Blasphemy: Amsterdam Imam Demands Laws Outlawing Insults to Mohammed

395410 05: A student reads a textbook at the Islamic religious school, Tajdal Quran madrassa, October 5, 2001 in Quetta, Pakistan. Like most Islamic school students in Pakistan they memorize the Qu-ran (Koran) but they don''t understand much of the contents of the Koran since it is in Arabic which …
Paula Bronstein/Getty Images

Yassin Elforkani, the Imam of Amsterdam’s Blue Mosque, has demanded Dutch lawmakers consider passing new legislation to ban insulting the Islamic prophet Mohammed.

Elforkani, who claimed that he condemned the recent attacks in France that left three dead in Nice this week and previously saw teacher Samuel Paty beheaded in the street, stated that a young Muslim he spoke to did not understand why insulting Mohammed was allowed under free expression.

“He said, ‘Yassin, explain this to me: if our Jewish brothers are attacked, it will soon be anti-Semitism, and it will not be allowed. I understand that. But why is insulting the prophet subject to freedom of expression?’ That got me thinking,” Elforkani told newspaper Het Parool.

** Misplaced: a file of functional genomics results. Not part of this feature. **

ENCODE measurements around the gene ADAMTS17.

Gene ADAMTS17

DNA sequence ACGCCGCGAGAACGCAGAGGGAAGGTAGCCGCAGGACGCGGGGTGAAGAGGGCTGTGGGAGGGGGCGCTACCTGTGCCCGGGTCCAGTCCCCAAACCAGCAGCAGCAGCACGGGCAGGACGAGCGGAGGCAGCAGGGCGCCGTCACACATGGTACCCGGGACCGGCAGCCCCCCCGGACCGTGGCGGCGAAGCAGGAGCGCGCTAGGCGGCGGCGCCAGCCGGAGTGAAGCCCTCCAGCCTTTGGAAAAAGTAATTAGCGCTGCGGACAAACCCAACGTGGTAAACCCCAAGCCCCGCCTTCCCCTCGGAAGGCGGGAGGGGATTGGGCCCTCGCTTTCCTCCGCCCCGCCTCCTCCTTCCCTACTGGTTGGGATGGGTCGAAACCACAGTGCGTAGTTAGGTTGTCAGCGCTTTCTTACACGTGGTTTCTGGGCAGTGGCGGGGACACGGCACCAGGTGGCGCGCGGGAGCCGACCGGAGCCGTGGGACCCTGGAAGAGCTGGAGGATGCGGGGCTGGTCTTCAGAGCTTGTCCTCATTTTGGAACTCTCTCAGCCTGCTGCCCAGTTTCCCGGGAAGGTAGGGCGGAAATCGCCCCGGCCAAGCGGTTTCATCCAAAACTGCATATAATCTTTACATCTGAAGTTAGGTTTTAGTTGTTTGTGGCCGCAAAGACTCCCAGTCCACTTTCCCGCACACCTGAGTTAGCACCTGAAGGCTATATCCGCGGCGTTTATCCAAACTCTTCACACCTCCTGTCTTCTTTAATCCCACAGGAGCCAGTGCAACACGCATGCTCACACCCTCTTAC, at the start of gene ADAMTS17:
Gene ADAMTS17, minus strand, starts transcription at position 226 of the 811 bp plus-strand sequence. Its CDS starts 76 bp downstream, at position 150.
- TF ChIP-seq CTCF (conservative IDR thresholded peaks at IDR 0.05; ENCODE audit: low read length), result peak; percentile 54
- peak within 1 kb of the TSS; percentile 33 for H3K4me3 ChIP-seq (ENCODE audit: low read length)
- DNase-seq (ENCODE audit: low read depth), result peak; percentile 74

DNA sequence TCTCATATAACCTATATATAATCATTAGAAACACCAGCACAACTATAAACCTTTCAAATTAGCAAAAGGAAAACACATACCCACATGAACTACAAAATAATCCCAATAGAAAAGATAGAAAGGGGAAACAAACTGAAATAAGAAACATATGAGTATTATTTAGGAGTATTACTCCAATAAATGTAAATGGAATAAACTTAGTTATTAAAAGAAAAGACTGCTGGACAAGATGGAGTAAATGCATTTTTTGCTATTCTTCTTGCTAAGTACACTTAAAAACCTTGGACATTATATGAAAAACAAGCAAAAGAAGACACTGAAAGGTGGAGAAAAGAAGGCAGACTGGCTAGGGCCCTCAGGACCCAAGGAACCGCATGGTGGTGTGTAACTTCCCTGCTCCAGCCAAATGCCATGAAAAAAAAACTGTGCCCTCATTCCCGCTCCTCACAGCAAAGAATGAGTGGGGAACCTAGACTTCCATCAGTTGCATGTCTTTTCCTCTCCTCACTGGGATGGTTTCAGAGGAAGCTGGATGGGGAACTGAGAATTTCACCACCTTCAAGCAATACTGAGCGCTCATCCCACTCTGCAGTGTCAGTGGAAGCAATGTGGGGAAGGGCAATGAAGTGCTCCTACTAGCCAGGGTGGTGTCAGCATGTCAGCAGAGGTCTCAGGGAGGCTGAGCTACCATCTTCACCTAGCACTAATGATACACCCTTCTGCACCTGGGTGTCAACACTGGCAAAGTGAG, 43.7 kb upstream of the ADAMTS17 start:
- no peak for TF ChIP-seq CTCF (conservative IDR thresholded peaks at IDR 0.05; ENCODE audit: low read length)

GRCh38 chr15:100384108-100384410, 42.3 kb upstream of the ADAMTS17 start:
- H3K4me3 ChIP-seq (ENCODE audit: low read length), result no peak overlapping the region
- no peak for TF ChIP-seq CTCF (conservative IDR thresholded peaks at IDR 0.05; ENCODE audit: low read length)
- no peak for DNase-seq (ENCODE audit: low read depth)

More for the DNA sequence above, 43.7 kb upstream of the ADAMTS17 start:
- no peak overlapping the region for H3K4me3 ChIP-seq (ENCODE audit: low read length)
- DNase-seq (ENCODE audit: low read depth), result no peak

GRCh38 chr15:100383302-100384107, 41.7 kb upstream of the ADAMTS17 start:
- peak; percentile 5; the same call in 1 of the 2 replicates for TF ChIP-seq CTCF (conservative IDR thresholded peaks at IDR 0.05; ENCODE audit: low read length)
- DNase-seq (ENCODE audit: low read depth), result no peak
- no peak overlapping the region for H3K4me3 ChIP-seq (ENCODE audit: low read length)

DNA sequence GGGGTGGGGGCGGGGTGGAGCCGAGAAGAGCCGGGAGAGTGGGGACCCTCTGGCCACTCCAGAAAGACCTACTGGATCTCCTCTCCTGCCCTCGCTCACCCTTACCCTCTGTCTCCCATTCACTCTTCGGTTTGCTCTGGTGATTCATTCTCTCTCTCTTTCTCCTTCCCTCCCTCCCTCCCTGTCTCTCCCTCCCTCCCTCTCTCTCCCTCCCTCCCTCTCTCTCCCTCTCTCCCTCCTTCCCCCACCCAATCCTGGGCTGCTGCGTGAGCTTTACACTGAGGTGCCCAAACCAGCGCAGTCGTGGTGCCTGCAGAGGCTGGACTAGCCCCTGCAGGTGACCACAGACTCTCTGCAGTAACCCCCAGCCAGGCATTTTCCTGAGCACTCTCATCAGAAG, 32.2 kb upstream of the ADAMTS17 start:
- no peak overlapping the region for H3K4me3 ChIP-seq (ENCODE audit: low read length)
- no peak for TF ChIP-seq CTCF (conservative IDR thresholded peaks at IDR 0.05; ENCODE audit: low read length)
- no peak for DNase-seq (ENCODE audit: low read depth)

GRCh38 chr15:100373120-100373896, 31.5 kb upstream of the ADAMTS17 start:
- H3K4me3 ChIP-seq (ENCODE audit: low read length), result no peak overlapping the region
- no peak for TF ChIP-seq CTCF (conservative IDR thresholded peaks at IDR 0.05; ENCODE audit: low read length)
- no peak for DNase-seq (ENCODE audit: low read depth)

“These insults of Islam create a very negative dynamic and a toxic atmosphere in society, with all the risks that entails,” he warned.

“We’re going to have to get rid of that,” he insisted, adding: “We can’t get out if we keep pointing out freedom of speech and you have to be able to say everything. It seems like a contest that can insult Islam the hardest.”

The imam rejected accusations that outlawing insults to Mohammed would be submitting to terrorism, suggesting that “Legislation and political debate are a good answer to terrorism. You send a signal: that’s how we do it in a democracy.”

In many Muslim countries, it is already illegal to insult Mohammed and can even lead to the death sentence, as in countries like Pakistan.

Earlier this week the Pakistani government sent legal notices to Twitter an attempt to have tweets removed that showed Charlie Hebdo magazine covers broadcast on a government building, as well as a tweet linking to a Breitbart London article on the incident.

Dutch firebrand politician Geert Wilders has also come into conflict with Turkish authorities over a cartoon he published on Twitter of President Recep Tayyip Erdogan, which made reference to a Mohammed cartoon published in 2005 by Danish newspaper Jyllands Posten.

Erdogan launched a lawsuit earlier this week claiming that Wilders had broken Turkish law by insulting him.


Follow Chris Tomlinson on Twitter at @TomlinsonCJ or email at ctomlinson(at)


Please let us know if you're having issues with commenting.